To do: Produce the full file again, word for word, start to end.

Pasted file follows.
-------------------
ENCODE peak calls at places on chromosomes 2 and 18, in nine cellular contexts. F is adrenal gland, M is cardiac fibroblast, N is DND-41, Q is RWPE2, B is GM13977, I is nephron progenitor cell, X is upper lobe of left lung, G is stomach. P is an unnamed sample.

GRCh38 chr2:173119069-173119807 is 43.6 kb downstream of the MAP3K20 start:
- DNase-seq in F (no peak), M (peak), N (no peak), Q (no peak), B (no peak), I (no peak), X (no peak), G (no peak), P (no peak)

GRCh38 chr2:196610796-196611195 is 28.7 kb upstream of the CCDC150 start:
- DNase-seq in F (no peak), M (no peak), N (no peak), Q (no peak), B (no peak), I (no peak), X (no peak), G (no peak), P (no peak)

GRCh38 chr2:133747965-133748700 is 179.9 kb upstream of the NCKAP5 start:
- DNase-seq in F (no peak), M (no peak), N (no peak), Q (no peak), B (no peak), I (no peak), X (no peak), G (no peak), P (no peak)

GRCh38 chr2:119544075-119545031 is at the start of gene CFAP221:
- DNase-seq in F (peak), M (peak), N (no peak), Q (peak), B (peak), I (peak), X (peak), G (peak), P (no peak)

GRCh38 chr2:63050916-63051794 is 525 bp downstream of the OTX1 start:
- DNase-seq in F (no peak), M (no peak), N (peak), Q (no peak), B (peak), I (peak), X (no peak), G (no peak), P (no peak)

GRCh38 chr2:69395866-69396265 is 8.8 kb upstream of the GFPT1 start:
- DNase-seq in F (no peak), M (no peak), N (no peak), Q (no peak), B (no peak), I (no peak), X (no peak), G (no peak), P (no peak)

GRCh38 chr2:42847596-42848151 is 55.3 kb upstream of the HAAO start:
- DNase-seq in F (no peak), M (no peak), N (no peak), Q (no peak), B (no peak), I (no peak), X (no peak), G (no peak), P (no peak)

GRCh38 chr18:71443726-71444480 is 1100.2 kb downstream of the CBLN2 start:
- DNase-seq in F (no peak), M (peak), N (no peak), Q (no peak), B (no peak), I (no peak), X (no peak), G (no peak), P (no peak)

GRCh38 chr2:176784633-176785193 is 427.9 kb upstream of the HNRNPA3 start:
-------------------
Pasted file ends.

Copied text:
ENCODE peak calls at places on chromosomes 2 and 18, in nine cellular contexts. F is adrenal gland, M is cardiac fibroblast, N is DND-41, Q is RWPE2, B is GM13977, I is nephron progenitor cell, X is upper lobe of left lung, G is stomach. P is an unnamed sample.

GRCh38 chr2:173119069-173119807 is 43.6 kb downstream of the MAP3K20 start:
- DNase-seq in F (no peak), M (peak), N (no peak), Q (no peak), B (no peak), I (no peak), X (no peak), G (no peak), P (no peak)

GRCh38 chr2:196610796-196611195 is 28.7 kb upstream of the CCDC150 start:
- DNase-seq in F (no peak), M (no peak), N (no peak), Q (no peak), B (no peak), I (no peak), X (no peak), G (no peak), P (no peak)

GRCh38 chr2:133747965-133748700 is 179.9 kb upstream of the NCKAP5 start:
- DNase-seq in F (no peak), M (no peak), N (no peak), Q (no peak), B (no peak), I (no peak), X (no peak), G (no peak), P (no peak)

GRCh38 chr2:119544075-119545031 is at the start of gene CFAP221:
- DNase-seq in F (peak), M (peak), N (no peak), Q (peak), B (peak), I (peak), X (peak), G (peak), P (no peak)

GRCh38 chr2:63050916-63051794 is 525 bp downstream of the OTX1 start:
- DNase-seq in F (no peak), M (no peak), N (peak), Q (no peak), B (peak), I (peak), X (no peak), G (no peak), P (no peak)

GRCh38 chr2:69395866-69396265 is 8.8 kb upstream of the GFPT1 start:
- DNase-seq in F (no peak), M (no peak), N (no peak), Q (no peak), B (no peak), I (no peak), X (no peak), G (no peak), P (no peak)

GRCh38 chr2:42847596-42848151 is 55.3 kb upstream of the HAAO start:
- DNase-seq in F (no peak), M (no peak), N (no peak), Q (no peak), B (no peak), I (no peak), X (no peak), G (no peak), P (no peak)

GRCh38 chr18:71443726-71444480 is 1100.2 kb downstream of the CBLN2 start:
- DNase-seq in F (no peak), M (peak), N (no peak), Q (no peak), B (no peak), I (no peak), X (no peak), G (no peak), P (no peak)

GRCh38 chr2:176784633-176785193 is 427.9 kb upstream of the HNRNPA3 start: